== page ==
On a scorching August morning nearly a decade ago, Louisiana-native Princeton Carter ’20 first discovered he had a target on his back. It was the start of ‘Peewee’ football season, a near-religious event for youngsters raised south of the Mason-Dixon line, and Princeton was keen to lock up the local club team’s starting quarterback position for the second consecutive year. While his parents waited in line and signed the required paperwork, Princeton was approached by another boy who, without preamble, calmly told the incumbent QB that he intended to take that starting job by the season’s end.
“I’ll never forget it,” Carter recalled during an interview with The Argus. “This little white kid comes up to me out of nowhere and says, ‘I’m going to take your job.’ I got so mad thinking that someone was going to take something that belonged to me that I started crying. I was ready to fight the kid.”
Later that day, a tearful Princeton told his father what the boy had said. Mr. Carter’s ensuing remark, corroborated by his mother, grandmother and grandfather, has since become a mantra for Princeton:
“As a black man, you’re going to have to work three times as hard in life as everyone else to get what you want.”
Mr. Carter was no stranger to hard work and perseverance himself. A former cornerback at LSU, he watched his son’s considerable prowess on the football field with a mixture of pride and apprehension. Already several of his old teammates were showing symptoms of CTE (Chronic Traumatic Encephalopathy), and Mr. Carter feared that his son’s fierce competitive nature would drive him to risk his body unduly in an already violent sport. With these anxieties in mind, the Carters resolved to find a sport that would keep their son’s competitiveness in check, while simultaneously teaching him resilience, humility and mental toughness. They settled on tennis.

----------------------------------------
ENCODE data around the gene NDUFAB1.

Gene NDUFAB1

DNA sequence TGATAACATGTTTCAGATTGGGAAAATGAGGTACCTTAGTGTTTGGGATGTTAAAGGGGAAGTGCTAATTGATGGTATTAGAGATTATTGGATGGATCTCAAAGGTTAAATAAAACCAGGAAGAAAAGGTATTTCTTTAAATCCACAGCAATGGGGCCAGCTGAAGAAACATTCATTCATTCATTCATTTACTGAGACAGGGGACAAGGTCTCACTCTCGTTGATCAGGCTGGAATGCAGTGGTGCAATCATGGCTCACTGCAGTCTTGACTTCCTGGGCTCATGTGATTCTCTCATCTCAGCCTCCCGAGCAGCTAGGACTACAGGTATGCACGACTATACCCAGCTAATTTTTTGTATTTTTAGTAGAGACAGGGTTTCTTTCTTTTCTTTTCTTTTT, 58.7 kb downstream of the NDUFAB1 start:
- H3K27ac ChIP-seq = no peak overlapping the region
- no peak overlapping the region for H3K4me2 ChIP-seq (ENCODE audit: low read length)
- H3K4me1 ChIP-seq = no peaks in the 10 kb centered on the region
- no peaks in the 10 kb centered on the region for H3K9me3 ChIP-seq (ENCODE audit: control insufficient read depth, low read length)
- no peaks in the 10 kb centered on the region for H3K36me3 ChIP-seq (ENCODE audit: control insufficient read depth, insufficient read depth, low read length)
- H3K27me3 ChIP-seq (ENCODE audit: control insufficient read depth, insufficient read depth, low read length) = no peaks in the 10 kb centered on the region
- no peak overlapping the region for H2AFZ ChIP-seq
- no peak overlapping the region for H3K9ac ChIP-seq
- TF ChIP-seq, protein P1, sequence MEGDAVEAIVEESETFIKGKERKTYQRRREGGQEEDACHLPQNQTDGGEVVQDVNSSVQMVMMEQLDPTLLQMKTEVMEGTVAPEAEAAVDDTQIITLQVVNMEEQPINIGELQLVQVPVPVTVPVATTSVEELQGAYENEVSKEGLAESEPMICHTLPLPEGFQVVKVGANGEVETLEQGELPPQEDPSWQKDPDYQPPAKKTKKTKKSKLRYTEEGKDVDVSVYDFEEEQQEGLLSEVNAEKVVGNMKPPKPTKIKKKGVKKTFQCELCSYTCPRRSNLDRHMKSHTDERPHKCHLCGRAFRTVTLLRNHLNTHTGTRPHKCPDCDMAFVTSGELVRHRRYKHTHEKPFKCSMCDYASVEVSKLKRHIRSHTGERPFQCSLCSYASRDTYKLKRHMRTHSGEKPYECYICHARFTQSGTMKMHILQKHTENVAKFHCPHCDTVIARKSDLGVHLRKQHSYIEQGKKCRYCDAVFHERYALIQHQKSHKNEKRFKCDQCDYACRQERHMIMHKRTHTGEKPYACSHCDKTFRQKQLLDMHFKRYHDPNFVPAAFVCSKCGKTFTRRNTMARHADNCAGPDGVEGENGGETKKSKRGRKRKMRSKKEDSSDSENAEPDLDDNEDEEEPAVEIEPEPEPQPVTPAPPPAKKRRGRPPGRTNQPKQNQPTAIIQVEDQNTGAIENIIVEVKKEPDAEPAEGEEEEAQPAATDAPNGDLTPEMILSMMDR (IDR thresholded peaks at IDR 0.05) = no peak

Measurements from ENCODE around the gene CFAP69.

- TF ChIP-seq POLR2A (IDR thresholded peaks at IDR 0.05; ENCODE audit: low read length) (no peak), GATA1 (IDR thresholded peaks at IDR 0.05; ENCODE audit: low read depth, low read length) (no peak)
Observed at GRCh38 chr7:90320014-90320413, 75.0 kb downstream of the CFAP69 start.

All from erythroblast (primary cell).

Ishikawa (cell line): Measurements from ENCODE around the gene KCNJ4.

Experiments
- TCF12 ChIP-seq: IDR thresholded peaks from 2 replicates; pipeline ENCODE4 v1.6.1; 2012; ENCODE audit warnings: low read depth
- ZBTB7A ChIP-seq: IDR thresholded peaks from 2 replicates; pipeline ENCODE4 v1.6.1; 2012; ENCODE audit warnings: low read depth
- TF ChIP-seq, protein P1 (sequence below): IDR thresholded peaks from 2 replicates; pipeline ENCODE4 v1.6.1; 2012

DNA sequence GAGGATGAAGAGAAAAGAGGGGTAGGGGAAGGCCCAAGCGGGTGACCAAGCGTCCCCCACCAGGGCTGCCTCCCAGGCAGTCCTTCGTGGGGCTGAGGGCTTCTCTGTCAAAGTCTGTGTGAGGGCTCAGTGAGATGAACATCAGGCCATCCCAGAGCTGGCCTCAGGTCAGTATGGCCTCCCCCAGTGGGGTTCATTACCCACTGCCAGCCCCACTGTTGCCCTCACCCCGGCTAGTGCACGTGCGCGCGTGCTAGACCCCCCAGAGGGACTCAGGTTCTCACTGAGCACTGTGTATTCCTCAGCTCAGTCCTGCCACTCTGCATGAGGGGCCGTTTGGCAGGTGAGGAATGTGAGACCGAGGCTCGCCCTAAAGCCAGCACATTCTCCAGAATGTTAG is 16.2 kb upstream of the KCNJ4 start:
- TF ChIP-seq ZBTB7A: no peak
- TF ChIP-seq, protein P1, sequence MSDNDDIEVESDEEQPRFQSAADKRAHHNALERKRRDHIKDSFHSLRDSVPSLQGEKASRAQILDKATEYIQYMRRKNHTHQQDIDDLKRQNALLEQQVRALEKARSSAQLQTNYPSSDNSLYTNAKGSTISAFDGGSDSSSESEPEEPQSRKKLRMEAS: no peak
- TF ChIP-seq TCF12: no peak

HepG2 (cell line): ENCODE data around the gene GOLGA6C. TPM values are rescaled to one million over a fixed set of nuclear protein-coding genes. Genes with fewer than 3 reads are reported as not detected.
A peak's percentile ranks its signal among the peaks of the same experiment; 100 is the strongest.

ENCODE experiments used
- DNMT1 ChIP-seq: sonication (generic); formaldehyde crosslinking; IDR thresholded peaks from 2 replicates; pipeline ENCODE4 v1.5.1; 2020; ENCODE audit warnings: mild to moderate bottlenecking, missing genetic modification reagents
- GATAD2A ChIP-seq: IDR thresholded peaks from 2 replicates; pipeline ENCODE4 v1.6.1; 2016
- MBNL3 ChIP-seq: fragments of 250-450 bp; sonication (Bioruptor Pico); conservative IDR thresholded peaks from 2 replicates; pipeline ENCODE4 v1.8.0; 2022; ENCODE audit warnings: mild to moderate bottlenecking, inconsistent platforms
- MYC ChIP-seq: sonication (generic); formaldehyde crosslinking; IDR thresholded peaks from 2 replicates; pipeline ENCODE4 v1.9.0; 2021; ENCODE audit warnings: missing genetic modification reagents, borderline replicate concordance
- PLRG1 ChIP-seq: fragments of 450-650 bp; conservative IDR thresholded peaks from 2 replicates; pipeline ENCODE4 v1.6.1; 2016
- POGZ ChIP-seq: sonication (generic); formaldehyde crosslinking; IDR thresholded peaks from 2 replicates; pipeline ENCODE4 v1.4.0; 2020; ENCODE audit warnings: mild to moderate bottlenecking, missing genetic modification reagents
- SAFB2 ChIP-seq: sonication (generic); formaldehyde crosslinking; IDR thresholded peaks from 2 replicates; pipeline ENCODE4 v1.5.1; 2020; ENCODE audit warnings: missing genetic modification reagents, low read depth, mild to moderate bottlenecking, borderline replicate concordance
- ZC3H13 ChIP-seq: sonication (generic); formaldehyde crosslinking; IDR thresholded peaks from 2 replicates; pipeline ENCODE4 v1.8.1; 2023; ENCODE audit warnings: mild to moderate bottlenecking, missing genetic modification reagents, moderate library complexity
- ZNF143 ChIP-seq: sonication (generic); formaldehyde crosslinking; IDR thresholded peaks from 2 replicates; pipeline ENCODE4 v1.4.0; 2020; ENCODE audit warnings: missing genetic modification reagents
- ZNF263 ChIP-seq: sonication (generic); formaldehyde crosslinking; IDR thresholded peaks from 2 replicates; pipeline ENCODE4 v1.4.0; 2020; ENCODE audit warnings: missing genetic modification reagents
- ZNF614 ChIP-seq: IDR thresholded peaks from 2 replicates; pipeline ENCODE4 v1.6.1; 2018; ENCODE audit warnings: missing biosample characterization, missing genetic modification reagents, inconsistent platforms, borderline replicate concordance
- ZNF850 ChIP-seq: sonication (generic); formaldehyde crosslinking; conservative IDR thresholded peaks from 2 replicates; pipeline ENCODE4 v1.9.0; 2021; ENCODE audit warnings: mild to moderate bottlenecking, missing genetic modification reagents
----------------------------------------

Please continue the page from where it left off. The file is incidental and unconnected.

By the time Princeton began his freshman year at Isidore Newman School, a private institution in Uptown New Orleans, he was ranked among the nation’s top 100 junior players. Tennis was now his sole athletic focus, but Louisiana’s marked indifference towards the sport compelled Princeton’s family to travel as far as Atlanta and Tennessee in order for Princeton to play competitive tournaments. In addition to the grueling travel schedule, he was forced to contend with frequent displays of racism from opponents, parents, and tournament personnel, all of whom seemed to view a Black boy excelling at a white man’s game as cause for outrage. Often the racist remarks were directed at Princeton’s extended family.